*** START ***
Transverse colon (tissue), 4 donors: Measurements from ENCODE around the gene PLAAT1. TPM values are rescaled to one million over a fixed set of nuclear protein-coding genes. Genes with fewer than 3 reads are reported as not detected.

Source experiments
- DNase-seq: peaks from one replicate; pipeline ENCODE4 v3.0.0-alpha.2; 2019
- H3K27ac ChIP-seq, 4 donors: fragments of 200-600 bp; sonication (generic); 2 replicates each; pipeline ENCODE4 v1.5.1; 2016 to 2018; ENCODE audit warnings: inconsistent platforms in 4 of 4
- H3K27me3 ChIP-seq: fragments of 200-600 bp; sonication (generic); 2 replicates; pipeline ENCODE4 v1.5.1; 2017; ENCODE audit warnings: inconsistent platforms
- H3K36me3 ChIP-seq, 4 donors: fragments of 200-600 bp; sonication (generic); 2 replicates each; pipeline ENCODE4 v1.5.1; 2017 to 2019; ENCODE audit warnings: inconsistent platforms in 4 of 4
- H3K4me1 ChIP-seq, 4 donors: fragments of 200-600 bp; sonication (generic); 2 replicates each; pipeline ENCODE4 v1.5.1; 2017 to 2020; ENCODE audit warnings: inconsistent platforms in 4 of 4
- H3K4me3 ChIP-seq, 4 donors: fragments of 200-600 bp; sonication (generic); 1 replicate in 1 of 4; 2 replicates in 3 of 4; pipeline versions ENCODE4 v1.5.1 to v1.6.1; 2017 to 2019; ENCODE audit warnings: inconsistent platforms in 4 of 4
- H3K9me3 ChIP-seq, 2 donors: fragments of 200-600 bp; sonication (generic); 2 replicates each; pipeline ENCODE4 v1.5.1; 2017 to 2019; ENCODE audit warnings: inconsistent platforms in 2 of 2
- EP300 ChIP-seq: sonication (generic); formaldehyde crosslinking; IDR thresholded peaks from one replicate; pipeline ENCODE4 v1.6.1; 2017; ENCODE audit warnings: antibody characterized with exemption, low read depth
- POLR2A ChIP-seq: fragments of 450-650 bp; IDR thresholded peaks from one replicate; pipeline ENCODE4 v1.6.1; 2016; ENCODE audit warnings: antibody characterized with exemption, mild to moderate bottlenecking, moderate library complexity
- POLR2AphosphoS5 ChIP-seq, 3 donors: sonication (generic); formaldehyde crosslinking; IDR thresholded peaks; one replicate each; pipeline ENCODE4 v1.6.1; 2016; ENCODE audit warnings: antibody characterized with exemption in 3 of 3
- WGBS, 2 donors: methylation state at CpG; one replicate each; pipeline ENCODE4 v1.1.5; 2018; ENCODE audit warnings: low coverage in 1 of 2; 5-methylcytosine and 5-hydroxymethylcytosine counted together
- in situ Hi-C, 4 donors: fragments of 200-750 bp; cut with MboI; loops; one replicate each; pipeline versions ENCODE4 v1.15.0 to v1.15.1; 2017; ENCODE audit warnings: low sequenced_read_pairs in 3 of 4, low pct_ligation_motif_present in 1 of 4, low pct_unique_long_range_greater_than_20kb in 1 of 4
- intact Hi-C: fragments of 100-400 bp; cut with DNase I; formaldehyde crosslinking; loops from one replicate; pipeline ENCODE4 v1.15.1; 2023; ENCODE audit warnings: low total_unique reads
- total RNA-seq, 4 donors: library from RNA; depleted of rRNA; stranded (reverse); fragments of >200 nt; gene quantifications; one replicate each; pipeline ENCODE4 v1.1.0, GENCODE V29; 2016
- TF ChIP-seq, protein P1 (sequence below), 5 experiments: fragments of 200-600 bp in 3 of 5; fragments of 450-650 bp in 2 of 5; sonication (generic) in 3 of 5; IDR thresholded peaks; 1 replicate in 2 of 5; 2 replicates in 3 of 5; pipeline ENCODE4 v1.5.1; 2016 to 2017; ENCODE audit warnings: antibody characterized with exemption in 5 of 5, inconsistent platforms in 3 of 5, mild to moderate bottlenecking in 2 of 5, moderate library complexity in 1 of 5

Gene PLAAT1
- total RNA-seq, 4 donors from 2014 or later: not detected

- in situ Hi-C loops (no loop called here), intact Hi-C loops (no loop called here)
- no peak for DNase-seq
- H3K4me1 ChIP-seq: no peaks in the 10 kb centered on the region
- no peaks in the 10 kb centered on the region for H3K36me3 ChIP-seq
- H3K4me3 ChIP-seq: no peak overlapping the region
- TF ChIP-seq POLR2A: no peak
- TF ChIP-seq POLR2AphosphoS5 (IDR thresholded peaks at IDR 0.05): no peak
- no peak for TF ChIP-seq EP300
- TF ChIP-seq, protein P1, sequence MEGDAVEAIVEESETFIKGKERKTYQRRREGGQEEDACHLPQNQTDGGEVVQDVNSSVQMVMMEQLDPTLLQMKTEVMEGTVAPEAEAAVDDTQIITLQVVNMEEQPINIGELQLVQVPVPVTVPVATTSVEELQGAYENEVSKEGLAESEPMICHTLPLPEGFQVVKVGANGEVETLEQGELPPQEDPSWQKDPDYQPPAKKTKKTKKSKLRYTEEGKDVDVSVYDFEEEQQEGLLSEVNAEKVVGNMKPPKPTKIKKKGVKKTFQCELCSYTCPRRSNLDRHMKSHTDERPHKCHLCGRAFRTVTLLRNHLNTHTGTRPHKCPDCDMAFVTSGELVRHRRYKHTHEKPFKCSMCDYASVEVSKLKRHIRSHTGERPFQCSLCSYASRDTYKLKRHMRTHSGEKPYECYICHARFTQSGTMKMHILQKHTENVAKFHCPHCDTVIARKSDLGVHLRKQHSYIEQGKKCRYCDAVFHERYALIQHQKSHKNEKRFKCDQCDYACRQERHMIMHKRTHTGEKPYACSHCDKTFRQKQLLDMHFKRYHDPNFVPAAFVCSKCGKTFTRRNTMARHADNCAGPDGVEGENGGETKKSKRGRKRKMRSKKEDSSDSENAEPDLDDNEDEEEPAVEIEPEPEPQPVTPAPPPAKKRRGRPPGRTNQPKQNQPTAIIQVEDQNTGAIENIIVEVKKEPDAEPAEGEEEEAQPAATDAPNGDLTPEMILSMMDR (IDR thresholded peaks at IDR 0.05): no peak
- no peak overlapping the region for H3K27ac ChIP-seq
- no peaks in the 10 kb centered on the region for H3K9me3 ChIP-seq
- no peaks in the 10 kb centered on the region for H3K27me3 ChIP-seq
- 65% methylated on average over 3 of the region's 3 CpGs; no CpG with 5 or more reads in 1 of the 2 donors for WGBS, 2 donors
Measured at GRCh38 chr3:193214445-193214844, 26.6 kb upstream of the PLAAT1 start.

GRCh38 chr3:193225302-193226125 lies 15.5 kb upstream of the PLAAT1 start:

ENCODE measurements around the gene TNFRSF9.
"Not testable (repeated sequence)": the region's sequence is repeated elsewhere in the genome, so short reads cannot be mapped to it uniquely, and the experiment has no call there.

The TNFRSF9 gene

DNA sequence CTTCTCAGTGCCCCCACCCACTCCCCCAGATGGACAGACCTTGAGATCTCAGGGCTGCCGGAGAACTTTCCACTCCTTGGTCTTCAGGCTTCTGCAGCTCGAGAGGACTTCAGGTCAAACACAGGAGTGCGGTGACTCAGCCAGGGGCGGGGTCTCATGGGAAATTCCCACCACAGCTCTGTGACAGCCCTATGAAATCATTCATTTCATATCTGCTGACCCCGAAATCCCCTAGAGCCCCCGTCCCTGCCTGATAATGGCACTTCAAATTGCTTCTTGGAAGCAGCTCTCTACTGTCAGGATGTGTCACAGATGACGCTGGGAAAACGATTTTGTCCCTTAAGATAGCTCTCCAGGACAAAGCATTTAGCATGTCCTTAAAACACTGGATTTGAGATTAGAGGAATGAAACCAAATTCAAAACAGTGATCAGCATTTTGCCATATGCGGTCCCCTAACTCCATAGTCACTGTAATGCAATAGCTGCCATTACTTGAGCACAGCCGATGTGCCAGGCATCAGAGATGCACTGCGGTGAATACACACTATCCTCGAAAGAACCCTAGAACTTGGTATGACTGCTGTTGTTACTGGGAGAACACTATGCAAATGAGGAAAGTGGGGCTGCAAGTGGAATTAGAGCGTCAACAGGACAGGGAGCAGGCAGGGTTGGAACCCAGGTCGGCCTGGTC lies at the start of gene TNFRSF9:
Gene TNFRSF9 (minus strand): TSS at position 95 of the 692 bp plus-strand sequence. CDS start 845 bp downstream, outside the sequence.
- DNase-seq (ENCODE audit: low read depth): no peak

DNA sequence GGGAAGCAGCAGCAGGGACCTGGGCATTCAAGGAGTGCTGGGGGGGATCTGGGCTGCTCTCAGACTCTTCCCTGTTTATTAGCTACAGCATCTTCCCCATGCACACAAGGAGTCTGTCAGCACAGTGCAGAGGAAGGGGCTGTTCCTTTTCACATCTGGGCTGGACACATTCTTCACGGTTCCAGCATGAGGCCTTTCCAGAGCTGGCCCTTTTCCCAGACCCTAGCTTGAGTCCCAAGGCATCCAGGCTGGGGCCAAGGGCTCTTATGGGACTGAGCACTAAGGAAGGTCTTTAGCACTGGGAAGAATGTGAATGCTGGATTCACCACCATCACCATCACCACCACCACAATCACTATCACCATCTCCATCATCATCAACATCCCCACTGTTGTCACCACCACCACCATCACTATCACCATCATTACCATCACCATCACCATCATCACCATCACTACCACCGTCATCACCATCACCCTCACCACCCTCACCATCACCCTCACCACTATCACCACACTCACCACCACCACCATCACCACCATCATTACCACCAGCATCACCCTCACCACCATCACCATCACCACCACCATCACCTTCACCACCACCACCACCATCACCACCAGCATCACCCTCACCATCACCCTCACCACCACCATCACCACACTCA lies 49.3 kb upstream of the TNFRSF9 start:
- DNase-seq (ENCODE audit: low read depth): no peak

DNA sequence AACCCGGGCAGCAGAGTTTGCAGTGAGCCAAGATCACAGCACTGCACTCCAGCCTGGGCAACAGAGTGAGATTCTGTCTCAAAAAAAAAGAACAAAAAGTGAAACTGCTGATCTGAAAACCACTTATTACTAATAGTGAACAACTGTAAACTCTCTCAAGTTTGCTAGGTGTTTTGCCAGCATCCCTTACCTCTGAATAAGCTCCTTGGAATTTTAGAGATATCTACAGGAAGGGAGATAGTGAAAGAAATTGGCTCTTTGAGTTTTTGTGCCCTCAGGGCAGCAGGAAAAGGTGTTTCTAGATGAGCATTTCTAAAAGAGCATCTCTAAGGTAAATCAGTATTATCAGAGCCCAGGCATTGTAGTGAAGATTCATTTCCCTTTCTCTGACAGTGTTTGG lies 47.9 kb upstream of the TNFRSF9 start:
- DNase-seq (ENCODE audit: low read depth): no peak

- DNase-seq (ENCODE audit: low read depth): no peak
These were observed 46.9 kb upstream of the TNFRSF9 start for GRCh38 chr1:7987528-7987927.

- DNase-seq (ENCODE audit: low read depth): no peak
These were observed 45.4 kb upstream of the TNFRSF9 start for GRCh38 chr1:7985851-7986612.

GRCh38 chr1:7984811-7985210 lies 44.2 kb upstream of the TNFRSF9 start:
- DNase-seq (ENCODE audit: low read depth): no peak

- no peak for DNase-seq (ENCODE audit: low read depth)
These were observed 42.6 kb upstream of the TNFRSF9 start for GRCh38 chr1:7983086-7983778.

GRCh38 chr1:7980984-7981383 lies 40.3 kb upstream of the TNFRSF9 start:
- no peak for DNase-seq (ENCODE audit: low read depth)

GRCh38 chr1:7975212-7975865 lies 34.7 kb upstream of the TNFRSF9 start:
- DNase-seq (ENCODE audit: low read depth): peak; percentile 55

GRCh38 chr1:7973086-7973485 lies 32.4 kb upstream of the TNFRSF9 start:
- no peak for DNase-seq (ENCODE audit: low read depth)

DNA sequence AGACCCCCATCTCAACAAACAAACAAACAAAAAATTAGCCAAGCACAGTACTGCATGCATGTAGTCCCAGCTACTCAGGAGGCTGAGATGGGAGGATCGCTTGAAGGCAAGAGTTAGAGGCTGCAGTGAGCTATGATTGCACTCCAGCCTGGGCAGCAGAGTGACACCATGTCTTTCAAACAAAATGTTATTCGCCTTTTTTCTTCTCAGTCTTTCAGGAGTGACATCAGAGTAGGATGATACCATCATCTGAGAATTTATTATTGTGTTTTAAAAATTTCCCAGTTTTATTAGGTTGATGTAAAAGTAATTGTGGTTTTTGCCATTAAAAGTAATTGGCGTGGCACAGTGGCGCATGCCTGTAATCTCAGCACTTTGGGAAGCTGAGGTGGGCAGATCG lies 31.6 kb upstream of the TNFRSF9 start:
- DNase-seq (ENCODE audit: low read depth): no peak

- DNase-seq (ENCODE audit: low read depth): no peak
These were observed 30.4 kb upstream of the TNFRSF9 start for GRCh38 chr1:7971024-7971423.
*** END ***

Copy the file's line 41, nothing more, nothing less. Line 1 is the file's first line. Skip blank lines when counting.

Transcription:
DNA sequence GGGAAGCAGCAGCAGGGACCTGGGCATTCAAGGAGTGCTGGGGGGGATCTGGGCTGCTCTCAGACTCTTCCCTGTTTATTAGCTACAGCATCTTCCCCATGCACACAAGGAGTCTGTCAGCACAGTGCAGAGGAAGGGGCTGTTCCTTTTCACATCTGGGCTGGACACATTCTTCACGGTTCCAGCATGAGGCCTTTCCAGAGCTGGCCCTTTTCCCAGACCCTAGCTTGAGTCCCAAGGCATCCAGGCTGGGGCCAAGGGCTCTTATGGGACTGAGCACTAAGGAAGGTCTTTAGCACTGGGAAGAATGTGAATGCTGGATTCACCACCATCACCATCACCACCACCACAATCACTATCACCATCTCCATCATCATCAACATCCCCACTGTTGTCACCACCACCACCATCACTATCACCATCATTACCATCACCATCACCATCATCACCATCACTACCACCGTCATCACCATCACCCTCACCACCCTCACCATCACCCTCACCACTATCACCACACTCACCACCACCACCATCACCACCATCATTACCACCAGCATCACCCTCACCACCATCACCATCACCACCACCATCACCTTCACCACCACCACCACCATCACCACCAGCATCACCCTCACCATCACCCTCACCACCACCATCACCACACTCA lies 49.3 kb upstream of the TNFRSF9 start: